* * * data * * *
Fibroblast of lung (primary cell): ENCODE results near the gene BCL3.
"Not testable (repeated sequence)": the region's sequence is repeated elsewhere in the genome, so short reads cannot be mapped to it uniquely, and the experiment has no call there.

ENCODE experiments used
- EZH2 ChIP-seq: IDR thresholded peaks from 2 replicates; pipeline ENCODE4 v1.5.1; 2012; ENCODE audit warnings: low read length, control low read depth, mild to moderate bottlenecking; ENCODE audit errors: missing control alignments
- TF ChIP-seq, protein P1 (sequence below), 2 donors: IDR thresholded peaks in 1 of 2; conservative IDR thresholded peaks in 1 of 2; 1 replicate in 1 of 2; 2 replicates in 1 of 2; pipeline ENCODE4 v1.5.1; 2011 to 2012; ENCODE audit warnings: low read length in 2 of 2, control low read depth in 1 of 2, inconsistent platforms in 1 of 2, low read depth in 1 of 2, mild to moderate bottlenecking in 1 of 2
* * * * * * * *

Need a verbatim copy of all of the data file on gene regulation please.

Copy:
Fibroblast of lung (primary cell): ENCODE results near the gene BCL3.
"Not testable (repeated sequence)": the region's sequence is repeated elsewhere in the genome, so short reads cannot be mapped to it uniquely, and the experiment has no call there.

ENCODE experiments used
- EZH2 ChIP-seq: IDR thresholded peaks from 2 replicates; pipeline ENCODE4 v1.5.1; 2012; ENCODE audit warnings: low read length, control low read depth, mild to moderate bottlenecking; ENCODE audit errors: missing control alignments
- TF ChIP-seq, protein P1 (sequence below), 2 donors: IDR thresholded peaks in 1 of 2; conservative IDR thresholded peaks in 1 of 2; 1 replicate in 1 of 2; 2 replicates in 1 of 2; pipeline ENCODE4 v1.5.1; 2011 to 2012; ENCODE audit warnings: low read length in 2 of 2, control low read depth in 1 of 2, inconsistent platforms in 1 of 2, low read depth in 1 of 2, mild to moderate bottlenecking in 1 of 2